This bronze lacquer is apparently not very impermeable, and does permit the underlying steel hook to pretty rapidly rust, so that's why they are rusting.

Coke, Gatorade, and Apple Juice are all mild acids (www.21stcenturydental.com/smith/education/pH_drinks.html). Rust is more soluble in acids than steel is, with the result that things may not look rusty even if they are corroding faster than they are corroding in water because the rust is dissolved and not visible. When the Coke, Gatorade, and Apple Juice eventually evaporate away, you should see significant rust in the residue.

Regards,

pic of Ted Mooney Teds signature
Ted Mooney, P.E. RET
finishing.com
Pine Beach, New Jersey


June 5, 2014

Q. Hi my name is Bianca and I am a little flummoxed as to where to start on my 15 year old nephew's science project. We need all the help we can get because it is detrimental for his school certificate. It's about testing a factor that may affect the reaction rate of a metal/acid reaction. Which would be easier to choose and how do I begin?
1. Concentration of the acid: more concentrated acids increase the reaction rate.
2. Surface area of the metal: a larger surface area increases reaction rate.
3. The type of acid: more active acids increase the reaction rate.
4. The type of metal: more active metals increase the reaction rate.

PLEASE HELP.

Bianca Vitty
- Sydney, NSW, Australia


June 2014

A. Hi Bianca. You have not been attending science class all year, covering the subject in school, and receiving little hints from the teacher, so I would expect you to be having a lot more difficulty with it than the students in your nephew's class :-)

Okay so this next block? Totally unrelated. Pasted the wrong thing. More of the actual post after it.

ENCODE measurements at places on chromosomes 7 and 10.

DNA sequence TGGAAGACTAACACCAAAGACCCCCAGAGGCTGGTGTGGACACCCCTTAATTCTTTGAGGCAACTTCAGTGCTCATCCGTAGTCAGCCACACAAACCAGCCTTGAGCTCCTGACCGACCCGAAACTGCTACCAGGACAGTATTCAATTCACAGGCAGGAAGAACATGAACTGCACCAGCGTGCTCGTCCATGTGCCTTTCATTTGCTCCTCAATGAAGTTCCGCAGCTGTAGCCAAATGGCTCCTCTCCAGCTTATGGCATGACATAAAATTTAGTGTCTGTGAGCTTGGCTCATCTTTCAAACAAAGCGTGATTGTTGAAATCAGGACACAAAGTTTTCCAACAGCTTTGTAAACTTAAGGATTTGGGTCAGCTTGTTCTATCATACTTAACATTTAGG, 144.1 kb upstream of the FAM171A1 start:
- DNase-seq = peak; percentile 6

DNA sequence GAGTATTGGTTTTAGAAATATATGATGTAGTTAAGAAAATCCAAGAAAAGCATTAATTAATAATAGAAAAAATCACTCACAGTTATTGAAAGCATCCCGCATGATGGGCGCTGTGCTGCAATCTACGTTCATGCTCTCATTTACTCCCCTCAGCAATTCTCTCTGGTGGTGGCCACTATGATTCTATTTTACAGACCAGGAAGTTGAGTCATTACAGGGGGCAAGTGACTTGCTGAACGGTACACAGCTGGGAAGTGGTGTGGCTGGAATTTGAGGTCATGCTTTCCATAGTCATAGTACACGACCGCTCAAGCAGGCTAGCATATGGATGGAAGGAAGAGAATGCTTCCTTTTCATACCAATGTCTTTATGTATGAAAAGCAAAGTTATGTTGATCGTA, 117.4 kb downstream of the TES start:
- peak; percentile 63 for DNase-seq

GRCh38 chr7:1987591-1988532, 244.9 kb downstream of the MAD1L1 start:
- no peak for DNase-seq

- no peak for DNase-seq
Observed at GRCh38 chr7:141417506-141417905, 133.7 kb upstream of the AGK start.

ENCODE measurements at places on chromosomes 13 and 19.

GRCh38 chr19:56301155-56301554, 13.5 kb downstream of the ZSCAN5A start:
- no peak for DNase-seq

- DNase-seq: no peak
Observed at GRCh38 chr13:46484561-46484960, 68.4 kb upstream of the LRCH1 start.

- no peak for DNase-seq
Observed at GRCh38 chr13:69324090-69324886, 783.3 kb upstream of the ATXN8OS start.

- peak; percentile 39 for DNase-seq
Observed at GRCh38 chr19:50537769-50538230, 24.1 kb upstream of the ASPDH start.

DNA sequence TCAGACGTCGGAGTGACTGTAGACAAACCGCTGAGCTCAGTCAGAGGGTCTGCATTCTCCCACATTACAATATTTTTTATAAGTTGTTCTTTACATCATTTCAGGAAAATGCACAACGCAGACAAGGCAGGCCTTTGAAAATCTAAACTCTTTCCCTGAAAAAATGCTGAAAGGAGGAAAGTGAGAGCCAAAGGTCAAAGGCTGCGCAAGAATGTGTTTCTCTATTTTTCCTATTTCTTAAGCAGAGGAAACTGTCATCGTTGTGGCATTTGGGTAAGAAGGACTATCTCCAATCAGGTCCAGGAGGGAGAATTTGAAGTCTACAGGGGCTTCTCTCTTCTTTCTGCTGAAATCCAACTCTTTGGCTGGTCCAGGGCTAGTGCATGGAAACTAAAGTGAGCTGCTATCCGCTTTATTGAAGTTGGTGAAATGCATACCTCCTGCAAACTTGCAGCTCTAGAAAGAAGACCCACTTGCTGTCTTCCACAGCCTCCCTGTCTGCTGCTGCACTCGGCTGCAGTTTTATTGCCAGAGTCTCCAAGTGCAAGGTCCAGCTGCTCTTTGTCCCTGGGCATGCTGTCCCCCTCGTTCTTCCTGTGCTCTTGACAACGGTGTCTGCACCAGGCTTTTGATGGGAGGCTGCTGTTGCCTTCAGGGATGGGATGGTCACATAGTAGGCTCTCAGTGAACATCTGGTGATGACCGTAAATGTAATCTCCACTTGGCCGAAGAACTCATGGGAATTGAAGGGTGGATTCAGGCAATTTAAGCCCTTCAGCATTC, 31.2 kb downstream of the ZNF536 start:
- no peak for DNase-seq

First things first, are you sure he 100% understands the question? It's great to ask a question you don't know the answer to, but it only adds still more confusion to ask for an answer to a question that you don't understand.

Assuming he's past that hurdle, it looks like he's been offered the option to demonstrate any of four factors that affect the reaction rate. I can easily think of two more factors: temperature and agitation. So after he picks one, he has to make sure he can hold the other factors constant, because if they vary they may screw up the results.

Do any of the 4 factors interest him? Interest is key to a good project. Most kids are more interested in "3." & "4." than the others, so that's the project you'd better do for him. You can read on this page some of the great approaches to doing "3"or "4.", or combining them, by kids his age and even younger. Good luck!

Regards,

pic of Ted Mooney Teds signature
Ted Mooney, P.E. RET
finishing.com
Pine Beach, New Jersey